and inwashing of silt, especially after torrential storms.
Large areas in Lesotho have been flooded as part of the Lesotho
Highlands Water Project for South Africa, with a value of about
$38 million per year by 2030. Similarly, KwaZulu-Natal Drakensberg
produces water worth about $930 million per year for South Africa.
At a broad-scale, the Drakensberg lie within the 'grassland'
of southern Africa and in phytogeographical terms they have affinities
with both the Afromontane and Afroalpine phytogeographical regions
Three major altitudinal belts are recognised within the Drakensberg
Mountains – the montane belt up to 1830 m characterised by
Podocarpus latifolius forest; the subalpine belt between 1830 and
2750 m characterised by fynbos (= species-rich heath) that has
largely been converted into grassland; and the alpine belt between
2750 and 3482 m characterised by Erica-Helichrysum 'tundra-like'
heath and grasslands. It is debatable if there is 'true' alpine
vegetation in the Drakensberg. The alpine belt is defined climatically
and altitudinally as having its lower boundary between 2750 and
2865 m, rather than being defined floristically or physiognomically.
The alpine belt is part of the Afroalpine phytogeographical region,
whereas the subalpine and montane belts belong to the Afromontane
region. The flora shows gradual change with species disappearing
or appearing with increasing altitude. However, the altitudinal
gradient is interrupted by the Drakensberg escarpment. The extent
of the alpine belt (areas above 2750 m) is shown above.
The vascular plant flora is very rich, with about 2800 species
including four endemic genera and about 450 endemic species. The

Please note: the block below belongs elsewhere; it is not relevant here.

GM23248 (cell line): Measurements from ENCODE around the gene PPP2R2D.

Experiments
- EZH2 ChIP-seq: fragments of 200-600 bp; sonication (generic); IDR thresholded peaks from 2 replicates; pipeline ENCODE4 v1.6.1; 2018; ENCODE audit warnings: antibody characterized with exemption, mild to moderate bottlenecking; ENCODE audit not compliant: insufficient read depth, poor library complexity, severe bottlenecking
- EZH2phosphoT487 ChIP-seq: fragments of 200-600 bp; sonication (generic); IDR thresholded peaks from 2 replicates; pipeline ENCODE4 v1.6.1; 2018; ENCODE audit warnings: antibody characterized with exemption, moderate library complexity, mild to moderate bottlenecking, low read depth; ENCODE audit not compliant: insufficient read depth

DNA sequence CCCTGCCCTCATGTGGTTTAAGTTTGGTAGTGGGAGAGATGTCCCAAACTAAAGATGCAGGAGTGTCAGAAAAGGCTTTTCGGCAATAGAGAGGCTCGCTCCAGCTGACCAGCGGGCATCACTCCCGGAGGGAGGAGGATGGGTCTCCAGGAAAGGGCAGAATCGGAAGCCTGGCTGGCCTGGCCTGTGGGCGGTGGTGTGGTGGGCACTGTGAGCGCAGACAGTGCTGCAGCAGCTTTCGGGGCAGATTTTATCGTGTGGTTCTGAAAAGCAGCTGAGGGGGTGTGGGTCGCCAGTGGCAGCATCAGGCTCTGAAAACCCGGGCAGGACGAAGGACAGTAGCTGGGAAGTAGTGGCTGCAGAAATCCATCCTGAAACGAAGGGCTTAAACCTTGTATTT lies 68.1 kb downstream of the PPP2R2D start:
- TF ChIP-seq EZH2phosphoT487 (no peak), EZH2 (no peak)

largest families are Compositae, Scrophulariaceae, Gramineae, Leguminosae,
Iridaceae, Cyperaceae, Orchidaceae, and Ericaceae. The largest
genera are Helichrysum (102 species), Senecio (100) Erica (34),
Disa (32), Crassula (30), Delosperma (30), Thesium (30), Eragrostis
(25), Hypoxis (24), Lotononis (24), Sebaea (24), Wahlenbergia (22),
Cyperus (20), Kniphofia (20), Pelargonium (20), Gladiolus (19),
Selago (19), Berkheya (18), and Moraea (18). The Drakensberg flora
has been intensively studied by Olive Hilliard and Bill Burtt,
both now retired but still very active at the Royal Botanic Garden,
Edinburgh. Their major publication (1987) on The Botany of the
Southern Natal Drakensberg is an invaluable source of information.
The small booklets by Olive Hilliard on Trees and Shrubs, Grasses,
Sedges, Restiads and Rushes, and Flowers (orchids, lilies, etc.)
are extremely useful field guides. Else Pooley's (2003) Mountain
Flowers is a superb and easy-to-use photo-illustrated flora of
the Drakensberg and Lesotho.
The flora has strong affinities with the Cape Floristic Region
as well as the Afromontane Region, and relatively weak links with